Nunavut athletes ready to take on the rest of Canada at summer games
Territory sending its biggest team ever to nationwide youth sports competition next month in Ontario
Nunavut is sending its biggest team ever to the Canada Summer Games next month, with 32 athletes backed by about 15 coaches and support staff.
Even so, it might feel like the underdog once it lines up against the larger rosters fielded by the other provinces and territories.
Team Ontario, for example, will send a team about 10 times the size of Nunavut’s, and all told more than 4,000 of Canada’s top summer sport athletes will be there.
That could be intimidating.
Or it could be motivating, says Jeff Seeteenak, chef de mission for Team Nunavut.
“I’m sure it does” give Nunavut athletes a bit of a spark, he said in an interview this week. “We’re always going to be unique, because we’re still considered the new territory.
“So there’s always a bit of motivation, and just representing your territory and trying to get your personal best … there’s always something that will drive the athletes.”
The games are being held in St. Catharines, Ont., and around the Niagara region from Aug. 6 to 21.
Team Nunavut is sending eight wrestlers (six male, two female), men’s and women’s indoor volleyball teams and, for the first time, it will compete in beach volleyball with women’s and men’s teams entered.
Beach volleyball likely isn’t the first thing that comes to mind when people think of Nunavut, but Seeteenak said the sport has been in development for a while.
“It goes back to the work that Volleyball Nunavut has put in in the last several years, in their training plans,” he said. “They put in steps so that the athletes will be prepared.”
Seeteenak said the beach volleyball teams train in the south, and on sand courts set up in Nunavut.
For the first time, Canada Summer Games will offer an online streaming platform providing live coverage, said Christopher Seguin, the summer games communications manager.
The website will go live once the games start Aug. 6.
“We will actually showcase somewhere in the range of 90 per cent of the games competitions and events … that’ll include opening and closing ceremonies,” Seguin said.
“That will help Canadians from coast to coast to coast watch the games free, without any barriers. It’s all free.”
It will also feature a daily highlights show, and events from previous days will be available on demand.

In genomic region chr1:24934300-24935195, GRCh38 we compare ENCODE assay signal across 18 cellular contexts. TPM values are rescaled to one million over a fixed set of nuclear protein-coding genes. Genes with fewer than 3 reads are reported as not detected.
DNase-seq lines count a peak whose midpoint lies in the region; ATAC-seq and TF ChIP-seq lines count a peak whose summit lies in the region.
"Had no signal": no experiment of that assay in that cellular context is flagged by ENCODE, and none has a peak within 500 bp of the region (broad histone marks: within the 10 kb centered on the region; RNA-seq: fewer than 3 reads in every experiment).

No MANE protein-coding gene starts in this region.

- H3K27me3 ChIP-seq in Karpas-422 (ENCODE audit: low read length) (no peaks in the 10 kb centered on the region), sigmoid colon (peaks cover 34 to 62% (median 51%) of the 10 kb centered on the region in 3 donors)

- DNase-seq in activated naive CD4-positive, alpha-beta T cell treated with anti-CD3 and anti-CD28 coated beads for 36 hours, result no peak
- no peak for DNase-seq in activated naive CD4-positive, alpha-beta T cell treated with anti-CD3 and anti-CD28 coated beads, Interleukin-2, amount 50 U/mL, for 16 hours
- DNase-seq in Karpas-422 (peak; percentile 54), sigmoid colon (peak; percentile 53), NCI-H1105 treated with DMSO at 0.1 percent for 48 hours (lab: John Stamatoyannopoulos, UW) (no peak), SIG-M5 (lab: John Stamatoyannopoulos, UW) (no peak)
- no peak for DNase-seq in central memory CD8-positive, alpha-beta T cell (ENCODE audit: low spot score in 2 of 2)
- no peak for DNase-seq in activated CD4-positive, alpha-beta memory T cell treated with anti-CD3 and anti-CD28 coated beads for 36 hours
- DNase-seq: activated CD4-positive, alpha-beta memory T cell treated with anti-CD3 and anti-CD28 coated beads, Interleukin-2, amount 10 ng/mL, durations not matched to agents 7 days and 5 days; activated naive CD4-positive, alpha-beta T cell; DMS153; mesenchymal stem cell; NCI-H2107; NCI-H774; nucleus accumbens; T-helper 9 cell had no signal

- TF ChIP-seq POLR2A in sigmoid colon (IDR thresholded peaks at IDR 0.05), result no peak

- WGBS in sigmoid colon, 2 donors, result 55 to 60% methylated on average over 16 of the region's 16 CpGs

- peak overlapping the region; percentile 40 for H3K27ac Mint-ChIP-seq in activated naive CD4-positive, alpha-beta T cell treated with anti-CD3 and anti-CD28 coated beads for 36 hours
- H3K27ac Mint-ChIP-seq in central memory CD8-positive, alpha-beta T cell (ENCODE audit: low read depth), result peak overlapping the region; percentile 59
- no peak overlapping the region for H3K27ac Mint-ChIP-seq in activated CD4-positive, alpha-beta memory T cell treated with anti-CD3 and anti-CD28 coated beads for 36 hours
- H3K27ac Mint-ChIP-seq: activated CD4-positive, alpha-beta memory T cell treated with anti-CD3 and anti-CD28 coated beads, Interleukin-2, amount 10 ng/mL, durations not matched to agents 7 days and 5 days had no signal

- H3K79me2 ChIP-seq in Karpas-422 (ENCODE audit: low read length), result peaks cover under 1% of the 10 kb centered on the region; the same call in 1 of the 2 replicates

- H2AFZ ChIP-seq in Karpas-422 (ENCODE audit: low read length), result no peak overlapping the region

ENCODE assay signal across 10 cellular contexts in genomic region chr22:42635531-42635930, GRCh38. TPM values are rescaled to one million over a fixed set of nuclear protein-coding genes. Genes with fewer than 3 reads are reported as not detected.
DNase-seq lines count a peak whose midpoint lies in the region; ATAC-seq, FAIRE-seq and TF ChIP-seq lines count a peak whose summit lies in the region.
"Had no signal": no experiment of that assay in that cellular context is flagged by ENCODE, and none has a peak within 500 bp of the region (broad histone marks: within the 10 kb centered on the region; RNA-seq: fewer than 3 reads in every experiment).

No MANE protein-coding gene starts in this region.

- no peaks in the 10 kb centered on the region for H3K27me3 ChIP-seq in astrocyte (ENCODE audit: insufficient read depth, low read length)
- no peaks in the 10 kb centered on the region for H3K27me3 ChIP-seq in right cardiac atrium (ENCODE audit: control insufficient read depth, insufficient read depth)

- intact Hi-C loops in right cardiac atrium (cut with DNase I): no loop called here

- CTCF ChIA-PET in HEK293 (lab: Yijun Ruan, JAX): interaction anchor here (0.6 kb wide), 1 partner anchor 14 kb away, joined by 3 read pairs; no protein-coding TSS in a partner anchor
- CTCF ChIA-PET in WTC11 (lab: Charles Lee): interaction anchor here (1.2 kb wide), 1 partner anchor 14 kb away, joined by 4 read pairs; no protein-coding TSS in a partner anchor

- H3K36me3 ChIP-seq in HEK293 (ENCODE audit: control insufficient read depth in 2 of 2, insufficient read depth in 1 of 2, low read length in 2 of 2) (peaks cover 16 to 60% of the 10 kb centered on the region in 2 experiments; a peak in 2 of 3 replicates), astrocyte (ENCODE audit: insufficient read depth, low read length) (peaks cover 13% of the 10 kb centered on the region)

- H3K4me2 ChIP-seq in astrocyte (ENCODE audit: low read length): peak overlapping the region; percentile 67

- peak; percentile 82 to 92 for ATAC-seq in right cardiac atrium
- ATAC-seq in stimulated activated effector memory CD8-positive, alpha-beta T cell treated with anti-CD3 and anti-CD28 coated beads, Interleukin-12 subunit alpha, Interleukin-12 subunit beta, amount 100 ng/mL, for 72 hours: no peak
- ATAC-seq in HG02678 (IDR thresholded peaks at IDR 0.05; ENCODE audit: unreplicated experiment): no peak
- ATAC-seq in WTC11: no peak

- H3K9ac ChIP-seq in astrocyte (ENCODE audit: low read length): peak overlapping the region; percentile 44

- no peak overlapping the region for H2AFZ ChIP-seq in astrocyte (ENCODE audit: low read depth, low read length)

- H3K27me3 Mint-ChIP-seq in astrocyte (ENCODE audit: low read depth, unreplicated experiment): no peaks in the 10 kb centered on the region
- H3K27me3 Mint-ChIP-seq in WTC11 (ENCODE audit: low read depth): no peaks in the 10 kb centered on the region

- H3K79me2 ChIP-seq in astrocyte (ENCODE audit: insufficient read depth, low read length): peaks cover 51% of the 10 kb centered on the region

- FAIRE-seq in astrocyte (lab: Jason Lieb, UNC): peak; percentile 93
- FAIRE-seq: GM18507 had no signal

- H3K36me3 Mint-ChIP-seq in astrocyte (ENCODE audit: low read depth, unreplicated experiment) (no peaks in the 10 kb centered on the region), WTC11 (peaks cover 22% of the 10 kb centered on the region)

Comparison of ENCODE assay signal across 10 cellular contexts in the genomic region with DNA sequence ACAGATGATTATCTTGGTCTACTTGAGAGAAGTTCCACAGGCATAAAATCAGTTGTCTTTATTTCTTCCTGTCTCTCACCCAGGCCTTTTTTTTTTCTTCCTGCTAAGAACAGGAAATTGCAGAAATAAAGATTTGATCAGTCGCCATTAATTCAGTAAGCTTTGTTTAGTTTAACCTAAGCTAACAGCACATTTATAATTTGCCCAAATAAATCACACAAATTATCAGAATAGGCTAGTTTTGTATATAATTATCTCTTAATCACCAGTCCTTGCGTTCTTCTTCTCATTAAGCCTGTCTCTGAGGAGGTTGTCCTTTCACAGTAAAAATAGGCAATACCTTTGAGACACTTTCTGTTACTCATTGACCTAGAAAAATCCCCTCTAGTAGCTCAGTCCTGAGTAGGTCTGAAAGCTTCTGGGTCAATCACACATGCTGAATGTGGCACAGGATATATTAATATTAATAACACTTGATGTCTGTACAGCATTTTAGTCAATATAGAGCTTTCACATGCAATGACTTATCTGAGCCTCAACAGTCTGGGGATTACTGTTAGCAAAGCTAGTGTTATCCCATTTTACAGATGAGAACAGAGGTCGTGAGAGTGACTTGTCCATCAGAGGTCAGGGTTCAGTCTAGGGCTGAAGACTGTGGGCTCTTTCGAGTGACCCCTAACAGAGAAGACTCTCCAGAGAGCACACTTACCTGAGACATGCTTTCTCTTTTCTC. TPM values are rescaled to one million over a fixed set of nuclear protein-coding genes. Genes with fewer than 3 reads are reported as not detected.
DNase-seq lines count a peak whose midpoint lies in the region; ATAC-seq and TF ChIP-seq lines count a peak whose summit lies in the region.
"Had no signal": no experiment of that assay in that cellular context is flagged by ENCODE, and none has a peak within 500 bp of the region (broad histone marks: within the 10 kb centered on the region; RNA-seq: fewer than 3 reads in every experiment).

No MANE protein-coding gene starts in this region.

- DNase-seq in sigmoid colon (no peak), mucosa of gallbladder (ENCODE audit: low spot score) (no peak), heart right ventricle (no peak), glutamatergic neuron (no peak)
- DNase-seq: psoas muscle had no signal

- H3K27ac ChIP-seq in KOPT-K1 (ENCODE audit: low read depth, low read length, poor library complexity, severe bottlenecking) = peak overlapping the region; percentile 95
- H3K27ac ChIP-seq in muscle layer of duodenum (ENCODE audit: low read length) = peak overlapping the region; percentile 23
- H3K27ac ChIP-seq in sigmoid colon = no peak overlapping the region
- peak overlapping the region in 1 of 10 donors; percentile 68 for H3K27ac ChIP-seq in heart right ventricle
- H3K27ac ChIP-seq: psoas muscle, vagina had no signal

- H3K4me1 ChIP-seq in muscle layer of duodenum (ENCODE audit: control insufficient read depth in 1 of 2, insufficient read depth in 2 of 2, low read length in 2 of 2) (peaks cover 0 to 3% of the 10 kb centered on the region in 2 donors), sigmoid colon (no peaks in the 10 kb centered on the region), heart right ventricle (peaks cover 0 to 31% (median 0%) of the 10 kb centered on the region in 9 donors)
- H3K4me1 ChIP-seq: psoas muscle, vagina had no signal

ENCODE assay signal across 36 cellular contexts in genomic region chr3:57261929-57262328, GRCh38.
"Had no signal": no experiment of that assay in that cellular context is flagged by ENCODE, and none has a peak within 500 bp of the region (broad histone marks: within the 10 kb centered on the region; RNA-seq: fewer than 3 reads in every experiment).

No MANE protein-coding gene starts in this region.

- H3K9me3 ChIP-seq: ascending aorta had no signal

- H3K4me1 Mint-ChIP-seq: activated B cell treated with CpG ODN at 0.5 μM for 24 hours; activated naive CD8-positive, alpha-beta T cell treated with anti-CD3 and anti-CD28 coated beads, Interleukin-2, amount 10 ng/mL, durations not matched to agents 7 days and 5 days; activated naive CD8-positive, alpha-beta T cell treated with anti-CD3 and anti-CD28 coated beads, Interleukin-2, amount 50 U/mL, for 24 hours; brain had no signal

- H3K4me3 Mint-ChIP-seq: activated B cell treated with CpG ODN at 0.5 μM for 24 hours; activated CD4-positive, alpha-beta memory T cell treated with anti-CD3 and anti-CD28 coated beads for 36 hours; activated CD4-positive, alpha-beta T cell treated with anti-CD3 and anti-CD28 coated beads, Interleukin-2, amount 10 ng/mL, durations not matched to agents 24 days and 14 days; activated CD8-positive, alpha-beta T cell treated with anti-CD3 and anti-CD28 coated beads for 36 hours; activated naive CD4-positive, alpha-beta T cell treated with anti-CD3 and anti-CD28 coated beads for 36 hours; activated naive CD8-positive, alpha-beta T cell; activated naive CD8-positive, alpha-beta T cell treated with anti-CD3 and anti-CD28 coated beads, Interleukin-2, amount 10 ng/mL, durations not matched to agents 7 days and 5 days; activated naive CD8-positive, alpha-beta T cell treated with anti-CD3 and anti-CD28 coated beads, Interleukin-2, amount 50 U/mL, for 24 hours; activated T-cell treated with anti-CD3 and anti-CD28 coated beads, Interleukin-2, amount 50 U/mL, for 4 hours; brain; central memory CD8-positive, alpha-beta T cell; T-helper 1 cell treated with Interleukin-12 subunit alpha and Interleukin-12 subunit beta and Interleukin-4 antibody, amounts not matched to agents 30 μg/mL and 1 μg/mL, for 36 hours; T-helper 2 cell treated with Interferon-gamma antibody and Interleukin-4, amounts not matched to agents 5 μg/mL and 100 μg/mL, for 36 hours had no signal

The games will also offer widespread exposure for athletes. Seguin said so far more than 100 journalists are accredited to cover the games.
Since competing at its first Canada Summer Games, in 2001 in London, Ont., Nunavut “has the lowest participation of any jurisdiction,” according to the games website.
In size, Team Nunavut has averaged just under 30 athletes for the winter games and just more than six athletes for summer games, so this year’s contingent of 32 competitors is a significant increase.
Team Nunavut has won just one medal in that time, a bronze in judo at the 2007 Canada Winter Games in Whitehorse.
For Nunavut athletes at this year’s games, wrestling is scheduled Aug. 9 to 11, beach volleyball runs Aug. 8 to 13, and indoor volleyball from Aug. 16 to 21.
During the games, they will stay at the athletes village at Brock University in Thorold, Ont., a short drive from St. Catharines.
Seeteenak said Nunavut’s flag bearers for the opening and closing ceremonies haven’t been announced yet.
He said it’s difficult to speculate on Nunavut athletes’ chances to medal at these summer games.
“There’s always surprises at games,” he said. “Somebody may have that awesome week where they surpass their personal best and do really well. Or somebody could have a nagging injury and that may drag them down in the standings.
“You never know.”
What is clear is that Team Nunavut will face a busy time over the next 20 months because COVID-19 forced several meets to be rescheduled. Even these summer games were originally supposed to be held last year.
After this, Nunavut athletes have to prep for the Arctic Winter Games, in Alberta in January, then two weeks later the Canada Winter Games on Prince Edward Island.
Next, there is the North American Indigenous Games next July in Nova Scotia, followed by the Arctic Winter Games again, this time in Alaska in March 2024.
“Everyone’s on catch-up, all over,” said Seeteenak.